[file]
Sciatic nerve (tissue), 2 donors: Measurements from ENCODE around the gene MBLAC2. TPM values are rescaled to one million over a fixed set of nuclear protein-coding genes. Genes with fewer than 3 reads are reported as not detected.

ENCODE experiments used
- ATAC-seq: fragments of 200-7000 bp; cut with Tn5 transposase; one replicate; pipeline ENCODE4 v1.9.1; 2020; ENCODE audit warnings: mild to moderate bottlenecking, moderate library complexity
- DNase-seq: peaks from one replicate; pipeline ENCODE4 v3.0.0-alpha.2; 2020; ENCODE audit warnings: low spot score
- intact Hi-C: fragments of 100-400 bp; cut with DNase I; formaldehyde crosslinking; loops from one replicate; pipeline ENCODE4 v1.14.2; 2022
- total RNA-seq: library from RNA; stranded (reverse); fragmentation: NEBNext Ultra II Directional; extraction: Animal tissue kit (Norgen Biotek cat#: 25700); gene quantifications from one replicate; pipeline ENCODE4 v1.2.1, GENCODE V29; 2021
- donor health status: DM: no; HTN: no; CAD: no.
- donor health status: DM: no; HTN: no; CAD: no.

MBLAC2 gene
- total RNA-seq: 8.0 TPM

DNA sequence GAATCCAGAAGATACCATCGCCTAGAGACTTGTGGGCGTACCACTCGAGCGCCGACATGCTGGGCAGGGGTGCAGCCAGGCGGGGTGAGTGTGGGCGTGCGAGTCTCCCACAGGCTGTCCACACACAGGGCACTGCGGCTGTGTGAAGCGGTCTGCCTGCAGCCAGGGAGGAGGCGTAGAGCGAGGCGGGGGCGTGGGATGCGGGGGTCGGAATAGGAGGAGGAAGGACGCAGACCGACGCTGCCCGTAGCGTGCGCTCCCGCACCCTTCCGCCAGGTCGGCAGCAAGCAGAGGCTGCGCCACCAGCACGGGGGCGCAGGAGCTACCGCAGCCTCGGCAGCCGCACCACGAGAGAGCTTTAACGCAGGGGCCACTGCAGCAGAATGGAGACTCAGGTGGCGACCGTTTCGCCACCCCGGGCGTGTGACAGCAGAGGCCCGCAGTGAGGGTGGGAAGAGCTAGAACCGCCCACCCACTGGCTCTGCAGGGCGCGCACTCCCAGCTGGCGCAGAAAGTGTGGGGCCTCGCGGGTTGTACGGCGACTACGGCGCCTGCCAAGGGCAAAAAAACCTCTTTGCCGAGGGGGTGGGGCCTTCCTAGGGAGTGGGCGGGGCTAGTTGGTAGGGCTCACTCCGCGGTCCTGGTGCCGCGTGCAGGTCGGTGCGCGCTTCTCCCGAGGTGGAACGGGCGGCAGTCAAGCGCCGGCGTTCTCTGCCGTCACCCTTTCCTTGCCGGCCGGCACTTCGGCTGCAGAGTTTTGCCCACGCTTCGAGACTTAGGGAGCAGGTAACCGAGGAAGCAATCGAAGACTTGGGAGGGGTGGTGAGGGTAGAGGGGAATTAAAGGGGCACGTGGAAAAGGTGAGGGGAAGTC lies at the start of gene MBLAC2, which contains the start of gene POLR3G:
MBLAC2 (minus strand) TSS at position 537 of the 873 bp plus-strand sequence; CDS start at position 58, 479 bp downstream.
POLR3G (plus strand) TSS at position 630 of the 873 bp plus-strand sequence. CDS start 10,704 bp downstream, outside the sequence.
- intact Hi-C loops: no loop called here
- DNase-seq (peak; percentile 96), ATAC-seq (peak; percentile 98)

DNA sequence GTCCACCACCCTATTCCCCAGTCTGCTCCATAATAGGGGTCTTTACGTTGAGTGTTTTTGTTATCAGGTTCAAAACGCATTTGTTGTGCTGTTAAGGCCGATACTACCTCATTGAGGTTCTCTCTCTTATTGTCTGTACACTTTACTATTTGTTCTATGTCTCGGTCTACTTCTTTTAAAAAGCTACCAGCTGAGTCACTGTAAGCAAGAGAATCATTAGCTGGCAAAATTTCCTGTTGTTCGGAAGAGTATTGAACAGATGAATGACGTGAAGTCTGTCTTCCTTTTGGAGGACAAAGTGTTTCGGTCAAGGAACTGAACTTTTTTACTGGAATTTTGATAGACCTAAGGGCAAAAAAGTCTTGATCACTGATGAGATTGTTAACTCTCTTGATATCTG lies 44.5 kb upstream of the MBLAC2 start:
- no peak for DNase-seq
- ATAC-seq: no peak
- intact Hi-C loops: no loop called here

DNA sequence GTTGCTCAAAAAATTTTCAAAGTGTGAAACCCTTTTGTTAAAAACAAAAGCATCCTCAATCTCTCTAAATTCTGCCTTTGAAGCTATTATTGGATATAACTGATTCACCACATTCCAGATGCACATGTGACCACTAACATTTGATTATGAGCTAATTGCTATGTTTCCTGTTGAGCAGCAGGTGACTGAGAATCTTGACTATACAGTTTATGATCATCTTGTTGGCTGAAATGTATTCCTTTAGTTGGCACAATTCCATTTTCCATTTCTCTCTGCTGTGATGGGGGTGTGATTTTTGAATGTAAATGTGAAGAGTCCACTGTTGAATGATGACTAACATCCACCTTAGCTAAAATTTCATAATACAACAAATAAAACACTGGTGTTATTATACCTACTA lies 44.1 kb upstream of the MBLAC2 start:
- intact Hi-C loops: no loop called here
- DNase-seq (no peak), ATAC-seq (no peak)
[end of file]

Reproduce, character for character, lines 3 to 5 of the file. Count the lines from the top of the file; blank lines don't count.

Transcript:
- ATAC-seq: fragments of 200-7000 bp; cut with Tn5 transposase; one replicate; pipeline ENCODE4 v1.9.1; 2020; ENCODE audit warnings: mild to moderate bottlenecking, moderate library complexity
- DNase-seq: peaks from one replicate; pipeline ENCODE4 v3.0.0-alpha.2; 2020; ENCODE audit warnings: low spot score
- intact Hi-C: fragments of 100-400 bp; cut with DNase I; formaldehyde crosslinking; loops from one replicate; pipeline ENCODE4 v1.14.2; 2022